I will return to Japan on Tuesday, perhaps to bare blossom trees and warmer weather, and start a new body of work soon after that. I have some new ideas that I am quite excited about and I look forward to exploring them.

For the next few days, however, I am happy to forget about- (or put aside)- art or at least the process behind my creation of it, and just reflect.

The works can be viewed here

Sunday, April 08, 2007

Neither Here Nor There

Age is a funny thing. I often forget my own, temporarily. I have to keep reminding myself of how old, or young, I am. It seems irrelevant at times.

I have not been asked my age by many people since turning 33 in February, so I am still inclined to answer 32 when prompted. I’m still the same person, just 12 months older.

Have I really changed in the past year? In the past 5 years? Longer? I still like sad songs and red wine. I still don’t eat meat. I still possess, and am pursuing, my artistic dreams and desires. I am not, and have never been, married and I possess no desire to have children. Is the latter selfish? To some maybe, to me it’s just honest. I still make mistakes that I don’t necessarily learn from and I still have many, many questions – some that I am almost certain will never be answered. According to my mother, I am still impulsive. This was recently said in a way that suggested perhaps I am getting a little too old to be this way inclined but it was not said with a vindictive tongue, just that of a caring and concerned mother. I guess mothers have a way about them, although I can only really vouch for my own. I love her dearly and I would have to suggest that she knows me better than anyone else, and, usually much to my dismay, perhaps even better than I know myself at times, which, on the other hand, can also be somewhat comforting on occasion.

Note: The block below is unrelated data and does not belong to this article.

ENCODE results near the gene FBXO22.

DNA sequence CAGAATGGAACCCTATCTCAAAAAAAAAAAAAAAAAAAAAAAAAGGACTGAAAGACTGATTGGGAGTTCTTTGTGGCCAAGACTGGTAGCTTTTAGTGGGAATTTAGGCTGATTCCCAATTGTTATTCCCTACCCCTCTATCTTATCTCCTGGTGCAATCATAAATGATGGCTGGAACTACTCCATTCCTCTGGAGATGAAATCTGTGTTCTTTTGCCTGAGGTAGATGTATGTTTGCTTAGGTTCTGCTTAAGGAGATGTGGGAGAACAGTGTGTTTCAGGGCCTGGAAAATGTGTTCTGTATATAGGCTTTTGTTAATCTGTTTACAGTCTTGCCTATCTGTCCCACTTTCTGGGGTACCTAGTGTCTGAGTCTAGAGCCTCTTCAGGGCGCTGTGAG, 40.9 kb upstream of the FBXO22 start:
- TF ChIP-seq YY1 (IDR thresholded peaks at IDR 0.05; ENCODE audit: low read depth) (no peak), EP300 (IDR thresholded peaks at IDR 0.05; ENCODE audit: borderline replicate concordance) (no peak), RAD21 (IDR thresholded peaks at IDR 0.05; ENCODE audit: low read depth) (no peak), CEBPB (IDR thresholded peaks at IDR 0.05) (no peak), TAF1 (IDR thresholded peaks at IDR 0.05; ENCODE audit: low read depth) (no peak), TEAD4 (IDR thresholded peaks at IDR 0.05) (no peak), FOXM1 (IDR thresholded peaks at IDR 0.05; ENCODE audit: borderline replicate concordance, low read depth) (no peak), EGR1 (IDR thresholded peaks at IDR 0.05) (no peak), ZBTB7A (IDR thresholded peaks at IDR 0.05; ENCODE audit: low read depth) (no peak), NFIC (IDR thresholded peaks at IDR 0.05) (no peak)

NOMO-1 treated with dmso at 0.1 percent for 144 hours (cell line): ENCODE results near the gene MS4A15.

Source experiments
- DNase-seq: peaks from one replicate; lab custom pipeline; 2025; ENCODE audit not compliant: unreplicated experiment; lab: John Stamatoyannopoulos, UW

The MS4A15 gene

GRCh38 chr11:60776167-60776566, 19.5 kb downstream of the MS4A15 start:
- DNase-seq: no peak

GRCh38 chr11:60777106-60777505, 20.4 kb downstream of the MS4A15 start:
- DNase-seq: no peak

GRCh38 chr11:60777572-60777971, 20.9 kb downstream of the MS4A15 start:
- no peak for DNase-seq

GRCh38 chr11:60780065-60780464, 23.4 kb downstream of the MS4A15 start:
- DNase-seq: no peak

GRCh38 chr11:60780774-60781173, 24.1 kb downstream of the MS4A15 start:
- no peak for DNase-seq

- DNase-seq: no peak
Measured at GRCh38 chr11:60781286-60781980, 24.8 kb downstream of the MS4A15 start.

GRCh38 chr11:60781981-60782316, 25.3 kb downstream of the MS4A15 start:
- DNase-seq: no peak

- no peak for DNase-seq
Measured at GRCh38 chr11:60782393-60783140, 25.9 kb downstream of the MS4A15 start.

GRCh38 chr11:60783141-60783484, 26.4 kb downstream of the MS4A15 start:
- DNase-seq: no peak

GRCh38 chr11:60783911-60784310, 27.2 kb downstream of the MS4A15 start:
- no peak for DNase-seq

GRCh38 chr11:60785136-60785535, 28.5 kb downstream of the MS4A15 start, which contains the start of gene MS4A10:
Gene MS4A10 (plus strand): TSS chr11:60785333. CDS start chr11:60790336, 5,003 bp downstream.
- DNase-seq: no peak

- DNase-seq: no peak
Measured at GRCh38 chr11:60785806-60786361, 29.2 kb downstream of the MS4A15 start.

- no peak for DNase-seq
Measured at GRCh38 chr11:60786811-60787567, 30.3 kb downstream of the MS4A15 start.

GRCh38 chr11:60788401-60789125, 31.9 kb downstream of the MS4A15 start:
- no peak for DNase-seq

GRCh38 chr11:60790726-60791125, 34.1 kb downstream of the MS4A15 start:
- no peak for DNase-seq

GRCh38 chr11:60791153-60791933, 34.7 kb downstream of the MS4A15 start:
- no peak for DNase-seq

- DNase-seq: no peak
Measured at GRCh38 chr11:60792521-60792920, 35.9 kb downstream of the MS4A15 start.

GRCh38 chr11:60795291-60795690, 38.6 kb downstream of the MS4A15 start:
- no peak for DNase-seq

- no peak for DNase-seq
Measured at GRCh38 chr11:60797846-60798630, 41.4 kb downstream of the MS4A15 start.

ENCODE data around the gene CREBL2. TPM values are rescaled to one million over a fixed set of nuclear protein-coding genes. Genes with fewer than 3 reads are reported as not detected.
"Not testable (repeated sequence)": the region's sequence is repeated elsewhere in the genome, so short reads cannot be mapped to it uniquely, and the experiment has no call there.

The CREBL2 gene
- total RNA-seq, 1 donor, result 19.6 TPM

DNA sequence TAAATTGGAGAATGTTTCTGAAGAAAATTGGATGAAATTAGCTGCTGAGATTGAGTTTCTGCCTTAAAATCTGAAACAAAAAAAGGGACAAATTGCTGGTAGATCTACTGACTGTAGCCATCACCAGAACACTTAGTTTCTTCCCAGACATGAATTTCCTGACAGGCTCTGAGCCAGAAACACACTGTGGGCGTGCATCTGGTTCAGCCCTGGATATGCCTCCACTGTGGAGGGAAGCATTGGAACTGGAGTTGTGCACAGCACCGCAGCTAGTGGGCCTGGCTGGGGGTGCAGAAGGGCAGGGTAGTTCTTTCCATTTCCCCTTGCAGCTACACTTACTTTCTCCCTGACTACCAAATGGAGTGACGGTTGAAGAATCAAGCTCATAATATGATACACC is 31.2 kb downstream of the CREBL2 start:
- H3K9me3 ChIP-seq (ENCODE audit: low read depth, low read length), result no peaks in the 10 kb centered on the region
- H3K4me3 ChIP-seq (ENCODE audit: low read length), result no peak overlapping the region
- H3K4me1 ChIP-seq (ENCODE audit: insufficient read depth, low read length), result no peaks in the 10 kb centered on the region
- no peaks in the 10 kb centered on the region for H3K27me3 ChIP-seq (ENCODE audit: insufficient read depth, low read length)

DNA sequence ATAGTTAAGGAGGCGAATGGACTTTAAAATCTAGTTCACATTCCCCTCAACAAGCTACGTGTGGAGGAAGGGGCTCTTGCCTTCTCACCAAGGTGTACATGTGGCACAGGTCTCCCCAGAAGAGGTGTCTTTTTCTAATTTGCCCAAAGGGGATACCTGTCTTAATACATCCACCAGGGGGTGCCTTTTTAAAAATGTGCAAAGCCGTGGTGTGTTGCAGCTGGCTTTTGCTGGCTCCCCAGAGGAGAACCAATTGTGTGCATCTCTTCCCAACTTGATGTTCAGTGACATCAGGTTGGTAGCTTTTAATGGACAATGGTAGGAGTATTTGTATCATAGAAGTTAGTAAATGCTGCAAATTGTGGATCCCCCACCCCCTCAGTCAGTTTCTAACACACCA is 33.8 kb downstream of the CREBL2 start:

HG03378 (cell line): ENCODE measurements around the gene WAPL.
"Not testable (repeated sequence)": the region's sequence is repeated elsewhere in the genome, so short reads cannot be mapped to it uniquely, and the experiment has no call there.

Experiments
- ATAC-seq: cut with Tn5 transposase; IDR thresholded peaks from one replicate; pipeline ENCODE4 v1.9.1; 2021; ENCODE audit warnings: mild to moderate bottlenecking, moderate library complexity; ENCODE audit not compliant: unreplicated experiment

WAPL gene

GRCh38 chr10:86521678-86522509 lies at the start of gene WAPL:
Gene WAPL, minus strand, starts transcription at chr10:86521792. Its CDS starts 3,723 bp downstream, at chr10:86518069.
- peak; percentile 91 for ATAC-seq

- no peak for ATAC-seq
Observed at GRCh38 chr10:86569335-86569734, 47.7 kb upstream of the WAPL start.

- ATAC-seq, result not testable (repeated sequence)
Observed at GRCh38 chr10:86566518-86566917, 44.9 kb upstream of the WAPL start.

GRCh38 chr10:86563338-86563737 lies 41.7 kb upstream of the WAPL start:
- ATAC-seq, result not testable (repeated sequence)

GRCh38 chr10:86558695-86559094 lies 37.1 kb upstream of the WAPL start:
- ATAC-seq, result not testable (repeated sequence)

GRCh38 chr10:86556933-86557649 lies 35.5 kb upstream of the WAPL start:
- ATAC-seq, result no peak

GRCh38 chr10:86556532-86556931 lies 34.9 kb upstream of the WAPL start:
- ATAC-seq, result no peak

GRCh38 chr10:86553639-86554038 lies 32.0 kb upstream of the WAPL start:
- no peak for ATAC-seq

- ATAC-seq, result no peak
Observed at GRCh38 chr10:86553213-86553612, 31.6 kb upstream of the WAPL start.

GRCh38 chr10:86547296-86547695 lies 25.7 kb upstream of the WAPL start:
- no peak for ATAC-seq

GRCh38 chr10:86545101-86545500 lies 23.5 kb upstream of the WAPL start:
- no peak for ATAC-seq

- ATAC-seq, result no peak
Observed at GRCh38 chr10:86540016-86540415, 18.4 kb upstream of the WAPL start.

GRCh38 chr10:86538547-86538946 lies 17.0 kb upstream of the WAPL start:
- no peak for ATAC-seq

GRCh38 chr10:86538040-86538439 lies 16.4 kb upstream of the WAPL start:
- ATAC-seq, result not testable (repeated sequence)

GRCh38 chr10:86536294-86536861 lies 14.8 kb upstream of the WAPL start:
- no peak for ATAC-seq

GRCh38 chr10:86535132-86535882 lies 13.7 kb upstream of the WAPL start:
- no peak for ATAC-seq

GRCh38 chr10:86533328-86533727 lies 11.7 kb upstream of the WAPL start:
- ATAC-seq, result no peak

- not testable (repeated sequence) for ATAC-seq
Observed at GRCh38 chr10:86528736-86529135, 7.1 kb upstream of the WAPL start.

Do I feel 33? What is 33 meant to feel like? I feel tired, mentally and physically, but not defeated or ungrateful. My body feels as though it has lived every moment of at least 33 years, but I say this not in a negative sense. Some days my physical aches and pains, which are neither great nor insignificant, remind me of how fortunate I am to have these 33 years under my belt and still be here. They, along with more pleasurable feelings can make me feel as though I have lived. I don’t like taking things forgranted, but I admit I often do.

I currently feel a little ‘in limbo’. I suppose it is not surprising given my current situation. That of having relocated to Osaka, Japan in early February this year. At the moment I am home, well, I am in Melbourne, the place I have at least always thought of as home. I have come here for two weeks due to my exhibition at Jackman Gallery, which opens next Wednesday evening, April 11. This will be my fifth consecutive year showing with them and as much as I am looking forward to again seeing a new body of work on their white walls I am feeling as though I am entering a transitional phase as an artist. I am in two minds about having an annual exhibitions in commercial galleries.